Photo of Miles McEvoy, chief of the USDA's National Organic Program.

Are consumers right to think that organic food is safer and healthier?

It seems like a straightforward question, especially for Miles McEvoy, the chief of the National Organic Program at USDA. That’s the section of the federal government that champions organic farming practices and defines what food deserves the coveted organic label.

But in an interview Wednesday, McEvoy wouldn't speculate about any  health benefits of organic food, saying the question wasn't "relevant" to the role of the National Organic Program. Nor would he say whether growing consumer demand for organics reflects widening public skepticism of conventional U.S. agriculture.

Maybe McEvoy is unwilling to tout organics over conventional agriculture because, after all, conventional agriculture is the larger part of the USDA's realm. Or maybe he thinks, as some others do, that the science on organics is too tentative.

Whatever the case,  the 57-year-old veteran of the movement was willing enough to talk specifics about how his group decides what foods deserve the USDA's coveted "organic" label.

McEvoy came to the USDA in 2009 after 20 years leading the organic program in  Washington State. This week, he was in La Jolla attending a meeting of the federal advisory board on organics. And while he steered away from the health question, he did hold forth on other topics, including animal treatment and whether consumers can trust “organic” imported food from China and other countries.

Here are excerpts, lightly-edited for clarity.

The sales of products certified by the USDA as “organic” have more than doubled over the last ten years to more than $30 billion annually. Why are Americans increasingly buying “organic”? What do they find wrong with the conventional way of farming?

Well, I can’t really respond to that. I can just say that sales are increasing dramatically  - over double digit growth each year. Even during the recession, there was growth in the organic market... There’s been an increase in basically every sector of organic food. Organic is about 5 percent of U.S. food sales. In some areas its much higher than that. Over 12 percent of fruits and vegetables are organic at this point.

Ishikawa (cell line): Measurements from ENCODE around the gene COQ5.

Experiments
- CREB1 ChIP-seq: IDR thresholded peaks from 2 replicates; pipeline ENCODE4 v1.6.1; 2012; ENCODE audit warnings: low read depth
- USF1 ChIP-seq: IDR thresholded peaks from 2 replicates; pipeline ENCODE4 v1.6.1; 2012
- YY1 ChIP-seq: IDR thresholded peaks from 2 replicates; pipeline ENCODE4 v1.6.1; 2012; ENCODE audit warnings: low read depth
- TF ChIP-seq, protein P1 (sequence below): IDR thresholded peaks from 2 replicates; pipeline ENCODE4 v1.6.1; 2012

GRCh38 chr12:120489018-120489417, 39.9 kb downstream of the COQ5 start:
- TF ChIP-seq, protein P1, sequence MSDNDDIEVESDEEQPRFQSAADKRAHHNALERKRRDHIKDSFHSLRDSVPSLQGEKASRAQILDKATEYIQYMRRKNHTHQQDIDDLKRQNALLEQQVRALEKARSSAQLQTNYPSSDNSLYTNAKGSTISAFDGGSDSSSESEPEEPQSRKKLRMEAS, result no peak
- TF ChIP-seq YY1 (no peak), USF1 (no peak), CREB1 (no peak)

There is an interest in organics around the world. Organic markets are expanding in Korea, in China, in India, in the European Union.

I think it’s just an interest in quality food. Organic is one of those quality food products that America produces. It has certain production practices that resonate with consumers and they feel good about it.

Lots of consumers buy food with the “organic” label because they believe that the food is healthier and safer than conventional. Are they correct?

Again, I am not going to be able to respond to that. It’s just not...We are a regulatory program that regulates the organic label, to ensure that anything that has that label meets the requirements.

[Note: He later expanded in an email: "The question is not relevant to the role of the National Organic Program. I can say that organic farmers and producers provide consumers additional food options. The National Organic Program supports the continued growth of the organic community by developing clear standards, enforcing a level playing-field, and expanding trade opportunities to create new markets for U.S. organic businesses. "]

At least some organic consumers buy “organic” because they believe that organic farmers provide better conditions for their animals. You are currently working on some new animal welfare regulations. What changes are needed?

The organic livestock standards already include a number of animal welfare provisions. The requirements are that you have to care for the health and welfare of the animals. You can’t use some of those allopathic products - like antibiotics and hormones. An organic livestock producer  really has to care for their animals because they don’t have the same kind of medicines or interventions. They rely on good welfare so that the animals are healthy.

The National Organic Standards Board [the federal advisory board meeting this week]  put together a recommendation after many years of work. It expands on those existing animal welfare provisions….

The most controversial part of the recommendation is around [a requirement for] outdoor access for poultry. There is [already] a requirement that the birds have year-round outdoor access, but there is no specificity in the current regulations - in terms of space.  Because of that there is a wide range of practices.

The Cornucopia Institute took aerial photographs last year in which they showed some facilities without any cows out or chickens out on a perfectly nice day. [The group accused the farmers of violating requirements that organic livestock get out to pasture.] Does that worry you?